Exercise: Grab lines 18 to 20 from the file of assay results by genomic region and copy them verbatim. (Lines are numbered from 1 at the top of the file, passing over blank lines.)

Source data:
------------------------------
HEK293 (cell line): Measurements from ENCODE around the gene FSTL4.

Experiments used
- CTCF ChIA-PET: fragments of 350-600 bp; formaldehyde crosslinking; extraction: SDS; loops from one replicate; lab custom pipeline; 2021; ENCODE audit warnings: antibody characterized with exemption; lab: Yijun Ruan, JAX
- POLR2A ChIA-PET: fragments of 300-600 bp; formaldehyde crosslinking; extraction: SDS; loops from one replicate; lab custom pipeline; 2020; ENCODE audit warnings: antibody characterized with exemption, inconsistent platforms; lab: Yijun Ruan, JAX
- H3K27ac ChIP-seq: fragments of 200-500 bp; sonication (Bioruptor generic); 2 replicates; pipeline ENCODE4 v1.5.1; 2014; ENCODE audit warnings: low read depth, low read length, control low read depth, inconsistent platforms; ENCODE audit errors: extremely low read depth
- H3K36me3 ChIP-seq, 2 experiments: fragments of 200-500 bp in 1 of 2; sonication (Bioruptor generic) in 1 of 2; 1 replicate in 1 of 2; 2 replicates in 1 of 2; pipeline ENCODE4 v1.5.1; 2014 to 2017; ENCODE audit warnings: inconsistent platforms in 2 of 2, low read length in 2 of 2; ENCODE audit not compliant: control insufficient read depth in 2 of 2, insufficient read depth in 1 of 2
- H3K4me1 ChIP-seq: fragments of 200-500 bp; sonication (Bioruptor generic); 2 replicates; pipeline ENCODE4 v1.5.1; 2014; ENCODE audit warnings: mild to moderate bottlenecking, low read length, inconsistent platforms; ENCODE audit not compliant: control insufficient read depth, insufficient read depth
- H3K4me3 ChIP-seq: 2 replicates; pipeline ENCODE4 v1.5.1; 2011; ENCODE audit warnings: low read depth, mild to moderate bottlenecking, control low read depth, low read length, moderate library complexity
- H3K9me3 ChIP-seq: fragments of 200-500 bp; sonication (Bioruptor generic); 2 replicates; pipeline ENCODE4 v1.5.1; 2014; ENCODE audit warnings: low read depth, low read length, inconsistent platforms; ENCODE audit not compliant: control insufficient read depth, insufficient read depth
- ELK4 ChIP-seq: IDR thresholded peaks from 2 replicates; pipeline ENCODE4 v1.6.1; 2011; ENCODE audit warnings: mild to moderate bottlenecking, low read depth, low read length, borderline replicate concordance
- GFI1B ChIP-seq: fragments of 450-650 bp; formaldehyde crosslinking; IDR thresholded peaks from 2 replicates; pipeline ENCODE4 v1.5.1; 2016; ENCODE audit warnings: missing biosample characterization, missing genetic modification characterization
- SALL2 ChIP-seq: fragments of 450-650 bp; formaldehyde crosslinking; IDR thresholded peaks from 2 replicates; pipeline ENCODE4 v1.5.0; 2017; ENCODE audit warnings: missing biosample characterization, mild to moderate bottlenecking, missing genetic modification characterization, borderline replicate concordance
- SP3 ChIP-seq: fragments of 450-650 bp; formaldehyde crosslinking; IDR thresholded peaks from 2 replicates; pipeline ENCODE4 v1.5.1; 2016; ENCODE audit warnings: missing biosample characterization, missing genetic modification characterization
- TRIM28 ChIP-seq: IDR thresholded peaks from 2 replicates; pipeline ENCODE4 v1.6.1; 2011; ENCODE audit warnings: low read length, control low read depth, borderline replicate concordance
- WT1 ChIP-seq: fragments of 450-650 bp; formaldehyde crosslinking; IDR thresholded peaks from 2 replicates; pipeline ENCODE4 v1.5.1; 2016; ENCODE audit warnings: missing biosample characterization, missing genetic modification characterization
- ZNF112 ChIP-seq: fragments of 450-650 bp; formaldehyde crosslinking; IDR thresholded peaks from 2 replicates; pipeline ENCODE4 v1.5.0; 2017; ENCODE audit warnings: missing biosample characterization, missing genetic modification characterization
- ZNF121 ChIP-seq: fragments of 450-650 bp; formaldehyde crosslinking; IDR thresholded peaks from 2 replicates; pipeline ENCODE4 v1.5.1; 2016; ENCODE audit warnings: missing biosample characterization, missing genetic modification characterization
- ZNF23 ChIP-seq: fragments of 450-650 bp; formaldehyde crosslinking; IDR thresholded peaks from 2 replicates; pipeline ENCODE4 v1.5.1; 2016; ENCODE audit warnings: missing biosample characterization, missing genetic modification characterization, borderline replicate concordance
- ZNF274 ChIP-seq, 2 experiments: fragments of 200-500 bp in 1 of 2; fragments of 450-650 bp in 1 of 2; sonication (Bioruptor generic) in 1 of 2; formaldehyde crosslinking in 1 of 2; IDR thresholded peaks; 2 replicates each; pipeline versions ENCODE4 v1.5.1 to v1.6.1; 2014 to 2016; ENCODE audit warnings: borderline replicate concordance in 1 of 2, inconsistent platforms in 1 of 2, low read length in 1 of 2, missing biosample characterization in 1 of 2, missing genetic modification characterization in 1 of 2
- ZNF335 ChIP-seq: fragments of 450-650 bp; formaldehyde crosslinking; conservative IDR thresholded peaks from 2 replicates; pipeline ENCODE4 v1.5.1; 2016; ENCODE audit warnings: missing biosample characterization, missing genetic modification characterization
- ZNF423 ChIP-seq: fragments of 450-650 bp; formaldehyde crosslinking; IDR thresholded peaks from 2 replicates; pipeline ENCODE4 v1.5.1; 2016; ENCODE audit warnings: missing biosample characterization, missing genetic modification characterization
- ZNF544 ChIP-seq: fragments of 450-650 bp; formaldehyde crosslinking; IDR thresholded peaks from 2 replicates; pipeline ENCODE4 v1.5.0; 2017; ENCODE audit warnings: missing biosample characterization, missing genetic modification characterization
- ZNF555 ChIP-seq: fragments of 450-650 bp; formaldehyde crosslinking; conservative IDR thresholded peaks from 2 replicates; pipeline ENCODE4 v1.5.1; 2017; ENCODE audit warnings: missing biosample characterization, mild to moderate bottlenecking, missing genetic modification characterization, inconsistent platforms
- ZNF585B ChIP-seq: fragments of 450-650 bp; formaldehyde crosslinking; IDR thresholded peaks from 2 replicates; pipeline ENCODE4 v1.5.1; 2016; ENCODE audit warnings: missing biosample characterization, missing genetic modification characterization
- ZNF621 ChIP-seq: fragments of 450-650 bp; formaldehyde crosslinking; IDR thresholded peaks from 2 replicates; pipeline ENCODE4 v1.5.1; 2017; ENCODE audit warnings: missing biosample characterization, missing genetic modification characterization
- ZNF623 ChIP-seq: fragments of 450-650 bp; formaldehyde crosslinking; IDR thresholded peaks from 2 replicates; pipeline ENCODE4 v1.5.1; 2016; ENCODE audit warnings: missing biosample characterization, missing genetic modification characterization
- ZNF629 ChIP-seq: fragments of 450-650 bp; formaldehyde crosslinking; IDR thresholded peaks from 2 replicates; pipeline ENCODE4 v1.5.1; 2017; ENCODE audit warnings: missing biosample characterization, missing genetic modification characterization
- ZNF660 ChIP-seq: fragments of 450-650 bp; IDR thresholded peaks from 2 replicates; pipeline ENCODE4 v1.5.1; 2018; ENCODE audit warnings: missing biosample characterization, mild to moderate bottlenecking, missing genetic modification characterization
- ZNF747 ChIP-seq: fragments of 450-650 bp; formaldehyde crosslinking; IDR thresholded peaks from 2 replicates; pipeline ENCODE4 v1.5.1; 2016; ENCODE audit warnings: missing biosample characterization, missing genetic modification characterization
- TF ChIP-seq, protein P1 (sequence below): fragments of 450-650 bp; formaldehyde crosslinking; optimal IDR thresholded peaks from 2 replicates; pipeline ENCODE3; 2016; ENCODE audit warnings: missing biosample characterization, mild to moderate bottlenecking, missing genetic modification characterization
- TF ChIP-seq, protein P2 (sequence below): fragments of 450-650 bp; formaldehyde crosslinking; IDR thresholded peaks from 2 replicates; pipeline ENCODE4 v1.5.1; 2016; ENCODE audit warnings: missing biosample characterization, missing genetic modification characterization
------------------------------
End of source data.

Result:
- ZNF23 ChIP-seq: fragments of 450-650 bp; formaldehyde crosslinking; IDR thresholded peaks from 2 replicates; pipeline ENCODE4 v1.5.1; 2016; ENCODE audit warnings: missing biosample characterization, missing genetic modification characterization, borderline replicate concordance
- ZNF274 ChIP-seq, 2 experiments: fragments of 200-500 bp in 1 of 2; fragments of 450-650 bp in 1 of 2; sonication (Bioruptor generic) in 1 of 2; formaldehyde crosslinking in 1 of 2; IDR thresholded peaks; 2 replicates each; pipeline versions ENCODE4 v1.5.1 to v1.6.1; 2014 to 2016; ENCODE audit warnings: borderline replicate concordance in 1 of 2, inconsistent platforms in 1 of 2, low read length in 1 of 2, missing biosample characterization in 1 of 2, missing genetic modification characterization in 1 of 2
- ZNF335 ChIP-seq: fragments of 450-650 bp; formaldehyde crosslinking; conservative IDR thresholded peaks from 2 replicates; pipeline ENCODE4 v1.5.1; 2016; ENCODE audit warnings: missing biosample characterization, missing genetic modification characterization